Social and Musical Norms

After focusing on The Stranger and then how various other works of writing and even films took inspiration from it, I began to think about music. If Meursault goes against social norms by doing things such as not participating in the systems of marriage, love and religion, what does music that doesn’t follow social (or musical) norms look like?

Music, like all things, has been put in a system, especially in the United States. Most ‘mainstream’ music sticks to a few keys, is played on certain instruments and due to other musical laws, has a certain sound. Therefore, bands that do not do these things stick out in a very unique way. One band that stuck out to me was the Dirty Projectors. On their early albums, the Dirty Projectors fight against many musical norms. Strange harmonies, instruments that don’t seem to go together and weird lyrics. Many found the music annoying , jarring and hard to follow. The truth is, by breaking many laws of mainstream music, the Dirty Projectors were bound to offend many listeners. Just as Meursault was driven out of society, seemingly inevitably, music that doesn’t fit the norm is hated on to an extreme.

The Elephant in the Room: Social Norms and Negative Feedback Loops

In “The Elephant Vanishes”, the elephant is able to disrupt society by simply disappearing. With media coverage, police investigations and the main character’s obsessive thoughts, the disappearance is the center of the story and causes a lot of excitement.

The elephant, by simply existing, shook up the lives of the town. The social ‘norm’ was a town that didn’t own an elephant. However, when every zoo refused to take it, they were almost forced into it. The main character’s entire life was also changed when this elephant disappeared. His daily routine shifted and he nearly got a girlfriend, something that was definitely not in his plan for the future.

However, as the story continues, these shifts are corrected, like a negative feedback loop. The big change of the elephant was fixed by its disappearance, and the town was happy to return to normal. They quickly began to forget about the entire event, bringing everything back to the normal baseline.

The main character also returned to normal, deciding not to ask the woman on a date and filling his time with work and ‘normal’ activities, without the elephant.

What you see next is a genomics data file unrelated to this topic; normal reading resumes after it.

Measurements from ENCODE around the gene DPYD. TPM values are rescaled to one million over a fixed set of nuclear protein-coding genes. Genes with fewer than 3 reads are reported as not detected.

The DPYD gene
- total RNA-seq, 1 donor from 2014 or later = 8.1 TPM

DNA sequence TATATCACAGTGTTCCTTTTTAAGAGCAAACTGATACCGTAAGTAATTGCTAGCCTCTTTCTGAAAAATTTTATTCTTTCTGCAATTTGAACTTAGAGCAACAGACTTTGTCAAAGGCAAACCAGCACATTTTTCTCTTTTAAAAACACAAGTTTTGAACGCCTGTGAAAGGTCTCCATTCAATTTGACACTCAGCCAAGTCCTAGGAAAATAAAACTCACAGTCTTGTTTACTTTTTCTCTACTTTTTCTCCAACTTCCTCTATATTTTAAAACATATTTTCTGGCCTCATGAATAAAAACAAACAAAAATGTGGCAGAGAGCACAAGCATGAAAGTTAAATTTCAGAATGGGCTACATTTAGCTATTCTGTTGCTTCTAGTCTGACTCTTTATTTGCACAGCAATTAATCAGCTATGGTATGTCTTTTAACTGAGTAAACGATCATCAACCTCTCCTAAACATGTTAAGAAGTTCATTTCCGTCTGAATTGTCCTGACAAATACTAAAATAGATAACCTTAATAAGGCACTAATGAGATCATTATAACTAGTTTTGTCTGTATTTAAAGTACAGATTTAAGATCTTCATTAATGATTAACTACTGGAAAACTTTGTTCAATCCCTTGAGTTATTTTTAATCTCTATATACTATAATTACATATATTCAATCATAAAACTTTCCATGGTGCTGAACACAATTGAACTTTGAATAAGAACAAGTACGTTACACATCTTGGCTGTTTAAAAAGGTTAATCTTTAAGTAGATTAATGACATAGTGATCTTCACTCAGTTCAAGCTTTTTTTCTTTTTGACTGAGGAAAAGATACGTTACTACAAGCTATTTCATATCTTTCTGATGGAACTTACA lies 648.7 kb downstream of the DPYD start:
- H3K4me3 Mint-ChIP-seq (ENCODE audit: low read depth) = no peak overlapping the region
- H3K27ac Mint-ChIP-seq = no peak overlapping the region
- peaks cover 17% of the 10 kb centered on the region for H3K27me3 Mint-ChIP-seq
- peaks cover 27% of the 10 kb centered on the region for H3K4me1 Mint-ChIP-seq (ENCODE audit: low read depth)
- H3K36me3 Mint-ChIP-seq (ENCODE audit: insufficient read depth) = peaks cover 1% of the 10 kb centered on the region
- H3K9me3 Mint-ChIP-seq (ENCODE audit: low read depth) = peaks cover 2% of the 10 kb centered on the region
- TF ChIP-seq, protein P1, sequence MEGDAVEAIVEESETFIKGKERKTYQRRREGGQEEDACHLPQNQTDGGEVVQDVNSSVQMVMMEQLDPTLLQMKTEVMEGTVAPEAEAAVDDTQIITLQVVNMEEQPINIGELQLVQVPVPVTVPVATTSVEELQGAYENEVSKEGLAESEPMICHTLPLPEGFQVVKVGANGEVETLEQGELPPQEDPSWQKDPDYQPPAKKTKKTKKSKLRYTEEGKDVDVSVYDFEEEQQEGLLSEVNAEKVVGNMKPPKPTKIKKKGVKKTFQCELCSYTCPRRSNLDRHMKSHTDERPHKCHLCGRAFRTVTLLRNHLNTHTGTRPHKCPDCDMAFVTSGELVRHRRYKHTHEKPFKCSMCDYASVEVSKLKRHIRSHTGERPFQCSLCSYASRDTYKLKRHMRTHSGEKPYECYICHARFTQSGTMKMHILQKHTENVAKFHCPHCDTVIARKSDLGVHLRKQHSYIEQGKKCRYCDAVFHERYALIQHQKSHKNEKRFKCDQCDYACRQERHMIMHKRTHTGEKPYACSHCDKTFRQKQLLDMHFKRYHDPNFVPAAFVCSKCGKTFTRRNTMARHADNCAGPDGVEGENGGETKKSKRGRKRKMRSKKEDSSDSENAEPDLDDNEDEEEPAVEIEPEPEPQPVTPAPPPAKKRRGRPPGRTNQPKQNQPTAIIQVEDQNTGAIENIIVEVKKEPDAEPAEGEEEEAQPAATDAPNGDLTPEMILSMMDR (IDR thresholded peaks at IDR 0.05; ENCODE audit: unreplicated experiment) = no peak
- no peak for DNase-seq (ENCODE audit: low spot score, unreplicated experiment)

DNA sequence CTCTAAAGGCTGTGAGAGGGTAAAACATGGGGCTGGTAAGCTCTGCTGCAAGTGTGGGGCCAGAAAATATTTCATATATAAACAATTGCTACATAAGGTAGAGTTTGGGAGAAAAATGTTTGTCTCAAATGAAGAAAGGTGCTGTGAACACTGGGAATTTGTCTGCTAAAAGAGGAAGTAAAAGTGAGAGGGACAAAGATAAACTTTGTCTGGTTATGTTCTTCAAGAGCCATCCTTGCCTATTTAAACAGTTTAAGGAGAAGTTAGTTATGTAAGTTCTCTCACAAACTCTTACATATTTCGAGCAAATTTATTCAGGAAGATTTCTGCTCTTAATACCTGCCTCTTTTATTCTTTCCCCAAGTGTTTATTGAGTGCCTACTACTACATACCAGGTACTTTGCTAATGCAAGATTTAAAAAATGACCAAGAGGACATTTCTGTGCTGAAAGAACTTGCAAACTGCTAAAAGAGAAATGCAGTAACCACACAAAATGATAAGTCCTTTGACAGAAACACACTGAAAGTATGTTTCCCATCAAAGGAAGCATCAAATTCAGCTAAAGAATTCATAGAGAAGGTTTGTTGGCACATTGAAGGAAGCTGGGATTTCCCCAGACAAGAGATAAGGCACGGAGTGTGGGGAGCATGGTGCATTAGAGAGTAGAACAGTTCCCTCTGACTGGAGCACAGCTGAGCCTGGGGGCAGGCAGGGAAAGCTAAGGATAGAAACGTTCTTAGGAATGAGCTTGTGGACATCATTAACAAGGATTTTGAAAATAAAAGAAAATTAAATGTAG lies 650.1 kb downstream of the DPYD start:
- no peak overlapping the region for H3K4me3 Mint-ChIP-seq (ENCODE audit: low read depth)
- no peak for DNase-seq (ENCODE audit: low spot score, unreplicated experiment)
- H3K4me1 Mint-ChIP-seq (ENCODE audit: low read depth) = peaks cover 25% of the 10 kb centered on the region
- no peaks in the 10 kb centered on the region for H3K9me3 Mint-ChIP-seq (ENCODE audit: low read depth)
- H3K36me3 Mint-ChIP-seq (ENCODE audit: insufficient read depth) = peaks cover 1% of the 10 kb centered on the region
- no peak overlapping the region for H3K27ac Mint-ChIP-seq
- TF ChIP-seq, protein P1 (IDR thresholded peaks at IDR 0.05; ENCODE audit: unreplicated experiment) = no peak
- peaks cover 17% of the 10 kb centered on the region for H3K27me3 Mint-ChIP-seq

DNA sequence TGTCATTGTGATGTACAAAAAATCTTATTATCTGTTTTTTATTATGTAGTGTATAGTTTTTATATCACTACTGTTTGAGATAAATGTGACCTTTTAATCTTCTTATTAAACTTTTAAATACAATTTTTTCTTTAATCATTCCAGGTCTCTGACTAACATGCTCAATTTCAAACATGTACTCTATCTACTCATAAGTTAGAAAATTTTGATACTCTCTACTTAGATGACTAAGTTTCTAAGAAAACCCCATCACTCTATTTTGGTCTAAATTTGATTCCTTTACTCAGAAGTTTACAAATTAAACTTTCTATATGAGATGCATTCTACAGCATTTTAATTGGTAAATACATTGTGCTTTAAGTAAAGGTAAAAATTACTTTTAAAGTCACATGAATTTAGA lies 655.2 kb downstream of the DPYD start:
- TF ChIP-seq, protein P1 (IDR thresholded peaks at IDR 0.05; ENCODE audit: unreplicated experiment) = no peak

This entire story felt like it was exposing how difficult it is to truly breakout of a social mold and do something that is different. The people around you and even your inner self will do everything in their power to force you back into whatever societal expectation you have gone against, no matter how small.

Mutual Recognition and Capitalism in America

The entire time I read Benjamin’s theory, my mind strayed to the capitalistic system within the United States, and how it might fit into her theory that both sides have to participate in order for a binary to exist. At first, I questioned if this system even had participation on both sides. How were lower or working class people supporting the system? Why were the supporting the system? Were they even aware of it, and if they were aware, why would they willingly support something that kept them financially oppressed?

I began to think about the history of the United States. Our entire country was built around an idea of independence, especially financial. For years, this idea developed and deepened until it became the backbone of the Republican party. On the surface, it makes sense. Keeping the majority of your hard earned money for yourself, by lowering taxes and putting personal gain ahead of community growth, a person should theoretically be able to achieve the ‘American Dream’ and become very rich. In actuality, this practice has protected the upper class, keeping them rich, while portraying themselves as people who worked a little harder to make a little more.

This is where the bonds of love come into play. By fighting for lower taxes, a working class person might believe they are on track to achieving the ‘American Dream’. The upper class, however, continues to prosper and get further ahead, deepening the wealth divides, often while encouraging lower economic class people to support this system. Both sides contribute and keep this system in place, creating an endless cycle of wealth disparity with no end in sight.